Until security systems which use cryptography are accountable to their performance there can be little incentive within organizations to generate requirements statements that accurately reflect the true needs of their organization. This means that innovation from the perspective of security can be constantly evaluated with respect to the operational playing field.
What exactly are specific architectural standards with respect to cryptography that would allow this entire philosophy to take place? There are example aspects of cryptographic architecture that tend to lend themselves to the perspectives that I have just discussed.
These are merely a few specific measures that can be successfully embedded within the fabric of technical security mechanisms but they are not the soul of the system. I hope that by reading this you depart with a feeling that technical security and it’s underlying mechanisms of cryptography are capable of far more than is currently being expected of them. Technical security is essentially a social process.
In the final analysis, it is important to keep in mind that technology does not care if it functions, people do. To make technology work for us and to provide new opportunities we must be willing to come to terms with the fact that the potential benefits of a technical security solution set become fixed the moment that a specific matrix of engineers and managers come to the bargaining table to reach organizational congruence. We can make information security the limiting factor of our organizational societies or the enabling factor.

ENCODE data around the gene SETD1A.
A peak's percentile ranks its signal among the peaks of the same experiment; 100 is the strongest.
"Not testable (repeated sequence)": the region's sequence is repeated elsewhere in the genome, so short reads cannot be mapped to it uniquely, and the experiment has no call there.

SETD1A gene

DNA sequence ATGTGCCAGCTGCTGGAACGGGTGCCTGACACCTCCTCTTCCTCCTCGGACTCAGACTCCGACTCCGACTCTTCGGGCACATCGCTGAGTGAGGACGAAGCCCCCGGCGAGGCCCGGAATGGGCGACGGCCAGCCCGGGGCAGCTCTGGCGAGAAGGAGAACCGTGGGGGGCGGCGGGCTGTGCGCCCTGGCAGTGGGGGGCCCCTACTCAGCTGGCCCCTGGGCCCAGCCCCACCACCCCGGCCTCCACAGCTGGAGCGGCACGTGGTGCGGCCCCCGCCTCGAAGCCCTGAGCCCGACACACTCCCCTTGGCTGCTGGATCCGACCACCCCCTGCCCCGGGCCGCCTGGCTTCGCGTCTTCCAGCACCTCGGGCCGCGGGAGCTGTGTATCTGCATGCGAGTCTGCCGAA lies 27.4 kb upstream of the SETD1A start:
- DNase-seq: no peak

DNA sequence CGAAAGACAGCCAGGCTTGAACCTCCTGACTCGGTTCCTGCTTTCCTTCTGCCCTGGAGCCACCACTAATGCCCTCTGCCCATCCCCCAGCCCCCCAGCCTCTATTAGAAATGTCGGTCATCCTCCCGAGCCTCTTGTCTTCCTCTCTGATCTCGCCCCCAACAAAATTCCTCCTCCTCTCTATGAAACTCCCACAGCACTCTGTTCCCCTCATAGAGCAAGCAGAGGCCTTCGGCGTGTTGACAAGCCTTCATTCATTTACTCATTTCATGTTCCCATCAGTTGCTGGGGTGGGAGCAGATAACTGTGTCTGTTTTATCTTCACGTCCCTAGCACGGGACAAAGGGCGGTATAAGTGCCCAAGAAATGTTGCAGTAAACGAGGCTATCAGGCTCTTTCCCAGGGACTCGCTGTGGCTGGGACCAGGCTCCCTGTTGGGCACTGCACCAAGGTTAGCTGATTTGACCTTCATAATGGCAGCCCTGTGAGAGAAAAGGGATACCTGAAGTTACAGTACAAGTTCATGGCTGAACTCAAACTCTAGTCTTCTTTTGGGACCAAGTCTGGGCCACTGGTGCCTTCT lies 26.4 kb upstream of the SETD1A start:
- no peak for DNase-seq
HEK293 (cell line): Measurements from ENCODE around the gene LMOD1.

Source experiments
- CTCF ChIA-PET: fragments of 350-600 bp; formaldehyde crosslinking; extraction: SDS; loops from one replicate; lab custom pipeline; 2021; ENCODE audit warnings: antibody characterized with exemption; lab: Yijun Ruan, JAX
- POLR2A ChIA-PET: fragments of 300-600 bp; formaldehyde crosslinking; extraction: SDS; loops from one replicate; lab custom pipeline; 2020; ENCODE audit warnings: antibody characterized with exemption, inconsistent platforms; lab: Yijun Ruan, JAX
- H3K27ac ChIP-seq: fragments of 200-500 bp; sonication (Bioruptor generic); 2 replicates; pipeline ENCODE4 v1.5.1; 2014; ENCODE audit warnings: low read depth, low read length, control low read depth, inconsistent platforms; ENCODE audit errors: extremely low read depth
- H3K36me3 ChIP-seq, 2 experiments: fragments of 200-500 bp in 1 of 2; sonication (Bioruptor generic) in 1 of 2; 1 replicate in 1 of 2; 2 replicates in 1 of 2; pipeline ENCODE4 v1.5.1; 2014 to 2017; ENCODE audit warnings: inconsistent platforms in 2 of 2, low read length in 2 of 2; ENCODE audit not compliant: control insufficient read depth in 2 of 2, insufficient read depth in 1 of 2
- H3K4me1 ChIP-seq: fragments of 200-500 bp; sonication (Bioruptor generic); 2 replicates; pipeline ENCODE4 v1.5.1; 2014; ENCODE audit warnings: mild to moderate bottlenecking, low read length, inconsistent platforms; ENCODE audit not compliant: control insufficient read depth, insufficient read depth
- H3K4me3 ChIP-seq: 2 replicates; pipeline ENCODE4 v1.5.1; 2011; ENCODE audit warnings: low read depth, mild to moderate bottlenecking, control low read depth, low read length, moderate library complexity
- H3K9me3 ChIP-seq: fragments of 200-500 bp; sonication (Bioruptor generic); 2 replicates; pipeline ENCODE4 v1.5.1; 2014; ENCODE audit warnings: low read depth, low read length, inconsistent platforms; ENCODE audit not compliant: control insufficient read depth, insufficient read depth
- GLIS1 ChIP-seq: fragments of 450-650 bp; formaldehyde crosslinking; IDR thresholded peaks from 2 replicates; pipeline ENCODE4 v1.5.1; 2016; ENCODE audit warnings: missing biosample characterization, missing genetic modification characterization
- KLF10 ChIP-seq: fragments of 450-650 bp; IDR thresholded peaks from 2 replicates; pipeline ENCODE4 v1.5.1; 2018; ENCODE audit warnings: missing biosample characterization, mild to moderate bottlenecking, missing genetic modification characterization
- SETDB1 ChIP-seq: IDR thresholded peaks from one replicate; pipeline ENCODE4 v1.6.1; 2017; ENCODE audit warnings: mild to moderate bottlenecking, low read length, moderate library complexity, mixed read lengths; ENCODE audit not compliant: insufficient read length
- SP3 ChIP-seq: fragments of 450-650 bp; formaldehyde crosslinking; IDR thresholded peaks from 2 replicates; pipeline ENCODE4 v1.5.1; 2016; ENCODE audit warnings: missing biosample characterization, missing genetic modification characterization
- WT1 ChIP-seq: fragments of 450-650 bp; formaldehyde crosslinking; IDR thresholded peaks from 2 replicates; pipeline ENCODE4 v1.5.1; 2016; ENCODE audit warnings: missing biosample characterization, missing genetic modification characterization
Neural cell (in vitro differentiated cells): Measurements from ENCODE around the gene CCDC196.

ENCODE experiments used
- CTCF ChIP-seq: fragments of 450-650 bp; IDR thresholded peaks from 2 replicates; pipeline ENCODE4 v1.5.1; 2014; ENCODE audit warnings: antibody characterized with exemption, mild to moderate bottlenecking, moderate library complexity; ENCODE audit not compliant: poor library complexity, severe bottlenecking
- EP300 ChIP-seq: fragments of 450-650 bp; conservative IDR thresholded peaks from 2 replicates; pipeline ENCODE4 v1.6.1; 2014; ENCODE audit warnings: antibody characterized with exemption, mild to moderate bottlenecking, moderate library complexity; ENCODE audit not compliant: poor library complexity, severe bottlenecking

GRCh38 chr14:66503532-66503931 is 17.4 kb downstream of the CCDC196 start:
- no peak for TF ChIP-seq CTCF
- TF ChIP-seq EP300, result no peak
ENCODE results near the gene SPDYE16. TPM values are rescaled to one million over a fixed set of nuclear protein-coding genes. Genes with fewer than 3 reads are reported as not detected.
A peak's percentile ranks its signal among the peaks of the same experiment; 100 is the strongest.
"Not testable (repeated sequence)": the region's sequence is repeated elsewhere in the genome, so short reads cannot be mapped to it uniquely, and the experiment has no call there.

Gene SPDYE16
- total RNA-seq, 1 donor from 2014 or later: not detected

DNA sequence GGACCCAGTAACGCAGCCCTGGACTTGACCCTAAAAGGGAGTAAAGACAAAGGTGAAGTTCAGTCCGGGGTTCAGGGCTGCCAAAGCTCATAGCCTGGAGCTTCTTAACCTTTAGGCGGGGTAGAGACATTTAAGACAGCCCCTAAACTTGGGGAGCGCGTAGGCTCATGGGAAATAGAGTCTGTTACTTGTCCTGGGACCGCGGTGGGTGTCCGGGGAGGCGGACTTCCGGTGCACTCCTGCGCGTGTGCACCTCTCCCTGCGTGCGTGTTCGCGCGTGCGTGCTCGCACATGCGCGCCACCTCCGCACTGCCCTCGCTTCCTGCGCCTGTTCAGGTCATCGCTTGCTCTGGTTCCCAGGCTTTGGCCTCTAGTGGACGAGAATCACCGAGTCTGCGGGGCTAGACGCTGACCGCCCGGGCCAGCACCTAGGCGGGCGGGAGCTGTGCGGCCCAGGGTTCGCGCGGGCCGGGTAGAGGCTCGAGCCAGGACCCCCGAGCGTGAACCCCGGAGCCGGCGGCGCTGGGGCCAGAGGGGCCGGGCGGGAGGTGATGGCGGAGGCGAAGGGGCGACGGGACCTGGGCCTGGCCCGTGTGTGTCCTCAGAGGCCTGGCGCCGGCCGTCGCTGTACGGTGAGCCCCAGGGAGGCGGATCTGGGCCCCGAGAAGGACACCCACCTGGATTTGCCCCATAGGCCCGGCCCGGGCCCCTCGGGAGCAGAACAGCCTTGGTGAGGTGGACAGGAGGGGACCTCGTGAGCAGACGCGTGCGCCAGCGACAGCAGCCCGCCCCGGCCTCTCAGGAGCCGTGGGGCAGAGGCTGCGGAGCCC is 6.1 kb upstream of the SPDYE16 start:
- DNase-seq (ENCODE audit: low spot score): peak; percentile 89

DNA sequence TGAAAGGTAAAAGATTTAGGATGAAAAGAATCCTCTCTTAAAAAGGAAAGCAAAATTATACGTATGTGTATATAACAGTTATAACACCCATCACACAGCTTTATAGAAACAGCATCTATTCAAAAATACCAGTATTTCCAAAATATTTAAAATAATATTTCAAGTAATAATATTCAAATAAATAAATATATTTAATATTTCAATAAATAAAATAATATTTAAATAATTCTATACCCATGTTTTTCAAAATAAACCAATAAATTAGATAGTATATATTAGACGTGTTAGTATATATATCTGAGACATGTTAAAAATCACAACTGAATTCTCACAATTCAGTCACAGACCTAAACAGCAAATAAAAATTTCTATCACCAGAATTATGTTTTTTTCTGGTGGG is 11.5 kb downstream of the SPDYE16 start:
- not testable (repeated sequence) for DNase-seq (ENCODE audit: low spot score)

The implementation of technical security is about the organizational acceptance of risks vs. opportunities and benefits. Underlying cryptographic technologies are malleable if architects are given the chance to map it properly to our best organizational philosophy but they can also be rigid and brittle if the design and implementation of cryptography is simply defined in terms of a standard. This too should be an integral part of the risk benefit equation. In the end it should be the vision of the security we choose and not merely the mathematics of cryptographic algorithms which determine our organizational fate.